You can stop taking Amytal by first consulting your physician, then enrolling in an inpatient or outpatient drug treatment program, where you can go through Amytal withdrawal and detox under medical supervision. This is the safest method to recovery and can be afforded through various payment plans. If you have any questions on how to find a drug rehab in your area or how to afford drug treatment, feel free to call our 24-hour helpline at 855-619-8070, and one of our call agents will help you right away!



At a drug rehab center, you can start your recovery with a healthy support group of trained clinical staff, other like-minded recovering addicts, and addiction counselors that only want you to succeed.


Addiction treatment programs will vary by individual and substance, depending on the severity of his addiction and whether other treatment methods need to be included, such as dual-diagnosis or holistic therapies.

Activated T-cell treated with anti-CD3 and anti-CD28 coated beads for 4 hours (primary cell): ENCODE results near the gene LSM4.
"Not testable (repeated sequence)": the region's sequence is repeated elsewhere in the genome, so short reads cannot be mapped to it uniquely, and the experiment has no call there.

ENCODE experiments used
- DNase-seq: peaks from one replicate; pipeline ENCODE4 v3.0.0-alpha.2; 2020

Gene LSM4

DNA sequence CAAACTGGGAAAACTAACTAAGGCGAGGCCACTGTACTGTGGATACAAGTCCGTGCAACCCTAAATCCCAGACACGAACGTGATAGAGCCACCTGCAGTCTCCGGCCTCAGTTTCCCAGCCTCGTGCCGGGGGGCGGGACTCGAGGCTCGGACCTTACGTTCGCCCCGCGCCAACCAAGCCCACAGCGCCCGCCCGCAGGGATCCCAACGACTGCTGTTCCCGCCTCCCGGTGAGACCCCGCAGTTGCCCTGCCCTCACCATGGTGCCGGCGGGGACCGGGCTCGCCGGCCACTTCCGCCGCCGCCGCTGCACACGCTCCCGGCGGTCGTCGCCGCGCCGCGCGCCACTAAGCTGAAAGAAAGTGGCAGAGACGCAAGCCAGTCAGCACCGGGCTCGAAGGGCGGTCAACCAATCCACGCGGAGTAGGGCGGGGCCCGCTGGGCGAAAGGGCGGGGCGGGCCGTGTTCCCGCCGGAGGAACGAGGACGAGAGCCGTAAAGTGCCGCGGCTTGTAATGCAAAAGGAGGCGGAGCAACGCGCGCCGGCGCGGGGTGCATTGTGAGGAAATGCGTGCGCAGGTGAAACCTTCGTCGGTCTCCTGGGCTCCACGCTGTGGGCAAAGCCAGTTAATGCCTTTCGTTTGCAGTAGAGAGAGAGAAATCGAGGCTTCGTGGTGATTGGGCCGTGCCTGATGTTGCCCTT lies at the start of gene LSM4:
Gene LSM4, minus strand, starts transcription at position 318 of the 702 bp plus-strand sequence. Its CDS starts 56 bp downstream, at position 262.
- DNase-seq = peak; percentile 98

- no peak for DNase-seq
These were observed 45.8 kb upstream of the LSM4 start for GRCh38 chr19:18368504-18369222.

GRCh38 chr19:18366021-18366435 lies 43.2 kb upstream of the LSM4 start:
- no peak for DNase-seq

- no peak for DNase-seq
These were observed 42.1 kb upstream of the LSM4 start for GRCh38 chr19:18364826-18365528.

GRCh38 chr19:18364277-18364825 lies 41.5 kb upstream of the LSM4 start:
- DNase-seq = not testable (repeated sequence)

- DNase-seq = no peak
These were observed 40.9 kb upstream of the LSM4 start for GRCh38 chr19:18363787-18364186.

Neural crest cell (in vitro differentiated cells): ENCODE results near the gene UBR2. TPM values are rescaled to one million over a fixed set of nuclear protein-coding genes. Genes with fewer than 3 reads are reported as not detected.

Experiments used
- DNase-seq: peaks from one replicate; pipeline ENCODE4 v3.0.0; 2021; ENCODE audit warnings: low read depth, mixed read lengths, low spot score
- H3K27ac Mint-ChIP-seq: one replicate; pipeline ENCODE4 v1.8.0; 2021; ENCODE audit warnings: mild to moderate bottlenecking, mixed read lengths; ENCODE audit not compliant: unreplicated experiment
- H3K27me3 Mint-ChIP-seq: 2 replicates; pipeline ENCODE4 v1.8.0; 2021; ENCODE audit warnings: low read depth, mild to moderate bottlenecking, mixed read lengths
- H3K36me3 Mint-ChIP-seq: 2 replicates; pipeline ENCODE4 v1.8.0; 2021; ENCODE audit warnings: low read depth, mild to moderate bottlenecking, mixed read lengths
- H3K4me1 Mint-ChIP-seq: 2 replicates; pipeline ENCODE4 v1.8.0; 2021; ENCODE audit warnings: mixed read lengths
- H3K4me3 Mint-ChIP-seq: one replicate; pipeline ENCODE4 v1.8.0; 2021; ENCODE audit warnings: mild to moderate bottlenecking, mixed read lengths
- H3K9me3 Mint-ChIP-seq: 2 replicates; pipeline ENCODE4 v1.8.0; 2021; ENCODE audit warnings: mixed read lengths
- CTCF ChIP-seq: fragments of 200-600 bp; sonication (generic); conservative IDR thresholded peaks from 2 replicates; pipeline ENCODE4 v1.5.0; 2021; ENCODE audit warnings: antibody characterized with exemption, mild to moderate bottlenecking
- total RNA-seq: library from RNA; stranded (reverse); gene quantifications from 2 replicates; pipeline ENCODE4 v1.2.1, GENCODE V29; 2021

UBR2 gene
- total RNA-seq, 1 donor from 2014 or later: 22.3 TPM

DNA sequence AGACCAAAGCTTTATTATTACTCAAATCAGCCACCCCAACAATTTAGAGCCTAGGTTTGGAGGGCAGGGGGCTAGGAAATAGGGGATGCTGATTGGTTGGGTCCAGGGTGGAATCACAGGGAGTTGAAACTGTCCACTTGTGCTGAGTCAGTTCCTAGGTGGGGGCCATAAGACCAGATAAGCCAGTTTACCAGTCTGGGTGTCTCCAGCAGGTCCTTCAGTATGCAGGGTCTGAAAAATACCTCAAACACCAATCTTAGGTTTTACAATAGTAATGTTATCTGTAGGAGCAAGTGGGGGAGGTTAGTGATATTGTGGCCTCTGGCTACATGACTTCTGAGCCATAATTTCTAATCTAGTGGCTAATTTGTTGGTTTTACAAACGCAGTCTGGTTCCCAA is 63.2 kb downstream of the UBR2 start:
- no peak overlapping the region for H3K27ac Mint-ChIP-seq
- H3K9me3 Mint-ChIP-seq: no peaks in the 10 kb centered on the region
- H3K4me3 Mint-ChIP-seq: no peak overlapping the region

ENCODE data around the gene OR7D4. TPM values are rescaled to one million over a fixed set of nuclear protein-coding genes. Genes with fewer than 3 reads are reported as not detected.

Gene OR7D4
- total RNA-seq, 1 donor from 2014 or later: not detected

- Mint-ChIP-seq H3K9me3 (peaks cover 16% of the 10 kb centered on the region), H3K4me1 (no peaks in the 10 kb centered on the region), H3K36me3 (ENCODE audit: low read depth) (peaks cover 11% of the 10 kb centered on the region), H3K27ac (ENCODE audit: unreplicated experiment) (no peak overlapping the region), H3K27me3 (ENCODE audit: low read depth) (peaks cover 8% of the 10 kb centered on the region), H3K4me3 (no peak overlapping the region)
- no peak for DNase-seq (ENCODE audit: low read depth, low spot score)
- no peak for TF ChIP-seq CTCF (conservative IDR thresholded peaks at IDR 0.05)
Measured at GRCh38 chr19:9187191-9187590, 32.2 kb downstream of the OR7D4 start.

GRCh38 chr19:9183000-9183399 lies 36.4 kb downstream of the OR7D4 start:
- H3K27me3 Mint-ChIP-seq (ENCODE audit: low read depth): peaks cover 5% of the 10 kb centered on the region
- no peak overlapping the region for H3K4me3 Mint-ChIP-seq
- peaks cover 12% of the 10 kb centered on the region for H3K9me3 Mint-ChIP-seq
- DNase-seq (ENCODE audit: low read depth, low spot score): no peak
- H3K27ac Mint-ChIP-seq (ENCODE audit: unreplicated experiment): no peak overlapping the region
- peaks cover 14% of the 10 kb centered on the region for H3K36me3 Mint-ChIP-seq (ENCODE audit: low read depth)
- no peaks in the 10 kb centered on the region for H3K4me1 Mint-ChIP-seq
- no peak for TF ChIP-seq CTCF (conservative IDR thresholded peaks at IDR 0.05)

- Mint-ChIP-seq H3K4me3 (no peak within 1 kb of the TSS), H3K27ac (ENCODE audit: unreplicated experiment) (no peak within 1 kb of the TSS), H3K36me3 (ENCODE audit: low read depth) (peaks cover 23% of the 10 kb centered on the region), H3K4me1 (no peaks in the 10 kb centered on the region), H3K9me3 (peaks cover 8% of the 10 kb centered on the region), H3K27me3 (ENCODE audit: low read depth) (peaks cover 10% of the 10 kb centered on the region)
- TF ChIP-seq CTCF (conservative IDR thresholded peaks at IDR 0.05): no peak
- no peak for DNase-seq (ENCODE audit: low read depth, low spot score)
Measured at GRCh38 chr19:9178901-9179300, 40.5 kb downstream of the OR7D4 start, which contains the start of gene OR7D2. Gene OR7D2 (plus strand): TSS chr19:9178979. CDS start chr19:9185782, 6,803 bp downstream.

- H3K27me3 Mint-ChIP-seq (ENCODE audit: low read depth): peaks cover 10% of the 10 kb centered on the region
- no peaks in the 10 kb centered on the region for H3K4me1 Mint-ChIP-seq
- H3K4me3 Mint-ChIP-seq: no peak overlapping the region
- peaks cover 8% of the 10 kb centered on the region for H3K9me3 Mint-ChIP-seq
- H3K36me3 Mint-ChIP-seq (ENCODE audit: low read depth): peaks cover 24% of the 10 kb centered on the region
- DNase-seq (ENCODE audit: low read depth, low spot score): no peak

Some medications that may be expected are: diazepam, a Sonata replacement; buspirone, an anti-anxiety drug; paroxetine and trazodone, antidepressants; and carbamazepine and valproate, anti-seizure medications.


Amytal is a barbiturate, which when stopped suddenly can have withdrawal symptoms even more severe than that of benzodiazepine withdrawal. In severe cases, some users can experience extremely painful or life-threatening Amytal withdrawal symptoms, such as seizures, hallucinations, muscle pains, panic attacks, nausea and vomiting, or even death. The intensity of Amytal withdrawal symptoms may be overwhelming, so it is advised that anyone who may be addicted to Amytal or is going through withdrawal should seek out drug treatment at a drug rehab near him.